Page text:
So much of the news this year has been hopeless, depressing, and above all, confusing. To which the only response is to say, “oh dear.” What this film is going to suggest is that that defeatist response has become a central part of a new system of political control. And to understand how this is happening, you have to look to Russia, to a man called Vladislav Surkov, who is a hero of our time.

Surkov is one of President Putin’s advisers, and has helped him maintain his power for 15 years, but he has done it in a very new way.

He came originally from the avant-garde art world, and those who have studied his career, say that what Surkov has done, is to import ideas from conceptual art into the very heart of politics.

His aim is to undermine peoples’ perceptions of the world, so they never know what is really happening.

Surkov turned Russian politics into a bewildering, constantly changing piece of theater. He sponsored all kinds of groups, from neo-Nazi skinheads to liberal human rights groups. He even backed parties that were opposed to President Putin.

But the key thing was, that Surkov then let it be known that this was what he was doing, which meant that no one was sure what was real or fake. As one journalist put it: “It is a strategy of power that keeps any opposition constantly confused.”

January 13, 2017
[world] The place furthest from land is known as Point Nemo … A look at the most remotest place on earth – the “oceanic pole of inaccessibility” … ‘Despite writing 66 years before its discovery, science fiction author HP Lovecraft chose a site eerily close to the oceanic pole of inaccessibility for R’lyeh, the home of his legendary tentacle-faced creature Cthulhu.’
January 16, 2017
[shipwrecks] The Last Great Arctic Shipwreck … a look at the history behind the wrecks of HMS Erebus and Terror whose wrecks have recently been found in the Arctic … ‘When it was John Franklin’s turn to etch his name in this roster of arctic disaster he was no noob: a previous harrowing expedition in search of the Passage had earned him the oddly specific nickname “the man who ate his boots.” But the style of expedition Franklin came to represent—what modern British explorer Benedict Allen has described as “the siege, where you took your world with you and set about defeating the place”—was one of the last of its kind. Like the many doomed voyages that came before, Franklin’s ships quickly encountered what British explorer James Clark Ross described as the unforgiving solidity of ice, “not less solid than if it were a land of granite … meetings as mountains in motion would meet, with the noise of thunder.”’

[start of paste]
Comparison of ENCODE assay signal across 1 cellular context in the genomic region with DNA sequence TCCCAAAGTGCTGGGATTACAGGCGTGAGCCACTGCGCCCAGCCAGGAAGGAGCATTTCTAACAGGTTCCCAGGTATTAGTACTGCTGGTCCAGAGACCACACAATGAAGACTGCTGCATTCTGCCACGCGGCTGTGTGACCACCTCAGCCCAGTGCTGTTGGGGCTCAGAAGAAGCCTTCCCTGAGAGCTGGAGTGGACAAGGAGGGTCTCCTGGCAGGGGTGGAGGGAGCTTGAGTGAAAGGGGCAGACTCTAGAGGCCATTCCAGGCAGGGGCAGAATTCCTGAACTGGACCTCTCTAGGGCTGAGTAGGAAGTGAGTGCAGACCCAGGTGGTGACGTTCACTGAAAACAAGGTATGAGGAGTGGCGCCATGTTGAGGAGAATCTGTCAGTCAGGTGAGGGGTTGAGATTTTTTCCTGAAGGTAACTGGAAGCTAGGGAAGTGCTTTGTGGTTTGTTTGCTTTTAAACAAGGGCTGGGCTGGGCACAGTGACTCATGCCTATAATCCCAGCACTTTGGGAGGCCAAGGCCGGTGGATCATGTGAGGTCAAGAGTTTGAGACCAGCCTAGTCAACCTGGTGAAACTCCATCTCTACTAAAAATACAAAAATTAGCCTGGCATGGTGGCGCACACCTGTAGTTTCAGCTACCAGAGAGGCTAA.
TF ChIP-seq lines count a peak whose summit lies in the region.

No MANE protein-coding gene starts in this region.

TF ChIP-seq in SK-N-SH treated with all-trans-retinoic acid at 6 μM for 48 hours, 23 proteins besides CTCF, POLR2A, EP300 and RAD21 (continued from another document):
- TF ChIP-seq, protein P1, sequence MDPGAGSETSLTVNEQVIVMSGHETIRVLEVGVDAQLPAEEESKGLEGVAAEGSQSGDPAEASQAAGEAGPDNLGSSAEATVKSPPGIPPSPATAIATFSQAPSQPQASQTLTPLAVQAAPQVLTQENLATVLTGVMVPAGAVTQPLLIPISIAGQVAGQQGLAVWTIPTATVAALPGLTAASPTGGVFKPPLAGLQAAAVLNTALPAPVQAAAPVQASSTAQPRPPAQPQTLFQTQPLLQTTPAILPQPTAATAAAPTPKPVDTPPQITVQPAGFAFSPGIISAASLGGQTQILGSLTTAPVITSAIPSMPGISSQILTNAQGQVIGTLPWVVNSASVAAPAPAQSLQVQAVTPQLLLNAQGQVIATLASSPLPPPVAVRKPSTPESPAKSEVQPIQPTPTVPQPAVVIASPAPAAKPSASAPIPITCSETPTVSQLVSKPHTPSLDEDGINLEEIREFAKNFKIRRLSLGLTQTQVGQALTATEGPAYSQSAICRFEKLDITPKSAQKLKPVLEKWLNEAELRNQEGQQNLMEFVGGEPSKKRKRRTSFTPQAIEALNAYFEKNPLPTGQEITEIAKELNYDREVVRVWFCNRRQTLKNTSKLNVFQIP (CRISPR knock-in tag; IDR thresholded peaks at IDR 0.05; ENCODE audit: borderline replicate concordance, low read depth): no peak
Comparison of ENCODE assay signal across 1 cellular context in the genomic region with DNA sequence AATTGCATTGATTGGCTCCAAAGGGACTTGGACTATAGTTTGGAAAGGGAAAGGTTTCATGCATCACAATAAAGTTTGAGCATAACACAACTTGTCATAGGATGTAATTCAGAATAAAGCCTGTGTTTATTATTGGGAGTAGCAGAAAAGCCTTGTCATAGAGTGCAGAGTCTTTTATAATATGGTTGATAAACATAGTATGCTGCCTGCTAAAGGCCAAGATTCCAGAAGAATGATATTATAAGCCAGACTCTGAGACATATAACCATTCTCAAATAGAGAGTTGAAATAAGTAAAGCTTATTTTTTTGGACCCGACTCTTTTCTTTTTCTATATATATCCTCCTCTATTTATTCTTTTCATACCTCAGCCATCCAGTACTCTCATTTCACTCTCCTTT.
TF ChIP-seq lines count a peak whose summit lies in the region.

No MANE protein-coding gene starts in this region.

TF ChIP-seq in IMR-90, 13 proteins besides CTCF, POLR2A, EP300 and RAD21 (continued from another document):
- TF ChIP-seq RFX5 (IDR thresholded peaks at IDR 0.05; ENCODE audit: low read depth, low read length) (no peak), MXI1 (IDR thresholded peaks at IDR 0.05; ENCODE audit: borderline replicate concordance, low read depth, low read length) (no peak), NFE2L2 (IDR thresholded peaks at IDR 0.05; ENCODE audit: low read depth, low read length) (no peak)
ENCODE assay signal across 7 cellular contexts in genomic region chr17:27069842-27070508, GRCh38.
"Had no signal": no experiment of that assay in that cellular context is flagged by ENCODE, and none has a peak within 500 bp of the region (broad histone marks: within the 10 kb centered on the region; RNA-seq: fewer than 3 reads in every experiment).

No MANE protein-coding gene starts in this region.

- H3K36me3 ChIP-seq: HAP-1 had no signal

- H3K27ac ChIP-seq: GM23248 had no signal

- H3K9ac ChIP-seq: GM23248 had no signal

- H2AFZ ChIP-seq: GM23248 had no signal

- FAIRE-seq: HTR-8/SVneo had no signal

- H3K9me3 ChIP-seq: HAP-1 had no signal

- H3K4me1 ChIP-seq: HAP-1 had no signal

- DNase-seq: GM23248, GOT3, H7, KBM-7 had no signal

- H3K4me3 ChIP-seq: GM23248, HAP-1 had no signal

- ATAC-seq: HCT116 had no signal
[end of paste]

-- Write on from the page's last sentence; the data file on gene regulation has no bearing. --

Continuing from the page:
January 17, 2017
[moore] Alan Moore’s Most Controversial Comic Book Stories … Unsurprisingly, this is a long list! … ‘“Saga of the Swamp Thing” was, like pretty much all of DC Comics’ output at the time, approved by the Comics Code Authority. However, that changed with “Saga of the Swamp Thing” #29 (by Alan Moore, Stephen Bissette and John Totleben). The issue included zombies, which were still a “no no” according to the Comics Code, but it also had Abby having sex with her husband, Matt Cable, who was possessed by her uncle Anton Arcane. It was likely way too disturbing for the Comics Code, so DC released the issue without Comics Code approval. Since they knew Moore was going to keep doing these types of stories, DC decided to stop submitting the book for Code approval and then with “Swamp Thing” #31 they began to label the book as “Sophisticated Suspense.”’
January 18, 2017
[murder] Solving the crime that changed my life: the murder of British backpacker Peter Falconio … some true-crime from the Outback of Australia… ‘Then a detective – the one Gwynne had chosen for her acute attention to detail and who had sifted through thousands of Murdoch’s belongings – discovered a small, round, Mary Jane hair tie. “It was the hair tie that was taken from Joanne Lees when she struggled to survive and keep her life. [Murdoch] had it wrapped around his shoulder holster, inside his belongings. I think it was a trophy but no one will ever know.” Months later, when the hair tie was presented as evidence in the trial, it clearly made an impression on Murdoch. “He recoiled and he wouldn’t touch it,” recalls Gwynne. “You could see that he knew that was it. That was the nail in his coffin.”’
January 19, 2017